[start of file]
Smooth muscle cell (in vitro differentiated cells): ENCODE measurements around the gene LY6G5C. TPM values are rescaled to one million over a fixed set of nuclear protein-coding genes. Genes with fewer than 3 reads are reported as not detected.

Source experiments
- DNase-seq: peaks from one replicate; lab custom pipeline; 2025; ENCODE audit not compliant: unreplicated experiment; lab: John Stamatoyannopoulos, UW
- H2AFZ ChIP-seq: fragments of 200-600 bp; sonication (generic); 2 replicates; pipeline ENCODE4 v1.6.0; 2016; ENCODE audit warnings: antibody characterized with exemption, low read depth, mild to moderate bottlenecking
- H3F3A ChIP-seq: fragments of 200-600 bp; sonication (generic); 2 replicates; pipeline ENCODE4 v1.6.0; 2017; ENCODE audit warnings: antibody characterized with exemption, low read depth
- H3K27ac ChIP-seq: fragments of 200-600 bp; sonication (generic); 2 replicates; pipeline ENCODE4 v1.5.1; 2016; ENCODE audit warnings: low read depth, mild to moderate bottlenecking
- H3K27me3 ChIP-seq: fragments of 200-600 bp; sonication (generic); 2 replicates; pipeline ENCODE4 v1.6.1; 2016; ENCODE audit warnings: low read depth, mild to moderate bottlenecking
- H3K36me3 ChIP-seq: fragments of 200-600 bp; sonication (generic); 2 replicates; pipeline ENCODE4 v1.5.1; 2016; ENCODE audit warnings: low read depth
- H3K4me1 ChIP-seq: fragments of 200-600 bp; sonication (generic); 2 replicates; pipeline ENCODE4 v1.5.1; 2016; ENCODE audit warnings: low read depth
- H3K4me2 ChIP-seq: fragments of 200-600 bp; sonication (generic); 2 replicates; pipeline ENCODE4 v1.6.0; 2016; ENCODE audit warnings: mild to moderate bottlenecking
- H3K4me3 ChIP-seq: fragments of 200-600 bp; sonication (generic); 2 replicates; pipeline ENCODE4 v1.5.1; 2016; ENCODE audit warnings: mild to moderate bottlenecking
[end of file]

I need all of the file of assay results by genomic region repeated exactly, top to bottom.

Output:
Smooth muscle cell (in vitro differentiated cells): ENCODE measurements around the gene LY6G5C. TPM values are rescaled to one million over a fixed set of nuclear protein-coding genes. Genes with fewer than 3 reads are reported as not detected.

Source experiments
- DNase-seq: peaks from one replicate; lab custom pipeline; 2025; ENCODE audit not compliant: unreplicated experiment; lab: John Stamatoyannopoulos, UW
- H2AFZ ChIP-seq: fragments of 200-600 bp; sonication (generic); 2 replicates; pipeline ENCODE4 v1.6.0; 2016; ENCODE audit warnings: antibody characterized with exemption, low read depth, mild to moderate bottlenecking
- H3F3A ChIP-seq: fragments of 200-600 bp; sonication (generic); 2 replicates; pipeline ENCODE4 v1.6.0; 2017; ENCODE audit warnings: antibody characterized with exemption, low read depth
- H3K27ac ChIP-seq: fragments of 200-600 bp; sonication (generic); 2 replicates; pipeline ENCODE4 v1.5.1; 2016; ENCODE audit warnings: low read depth, mild to moderate bottlenecking
- H3K27me3 ChIP-seq: fragments of 200-600 bp; sonication (generic); 2 replicates; pipeline ENCODE4 v1.6.1; 2016; ENCODE audit warnings: low read depth, mild to moderate bottlenecking
- H3K36me3 ChIP-seq: fragments of 200-600 bp; sonication (generic); 2 replicates; pipeline ENCODE4 v1.5.1; 2016; ENCODE audit warnings: low read depth
- H3K4me1 ChIP-seq: fragments of 200-600 bp; sonication (generic); 2 replicates; pipeline ENCODE4 v1.5.1; 2016; ENCODE audit warnings: low read depth
- H3K4me2 ChIP-seq: fragments of 200-600 bp; sonication (generic); 2 replicates; pipeline ENCODE4 v1.6.0; 2016; ENCODE audit warnings: mild to moderate bottlenecking
- H3K4me3 ChIP-seq: fragments of 200-600 bp; sonication (generic); 2 replicates; pipeline ENCODE4 v1.5.1; 2016; ENCODE audit warnings: mild to moderate bottlenecking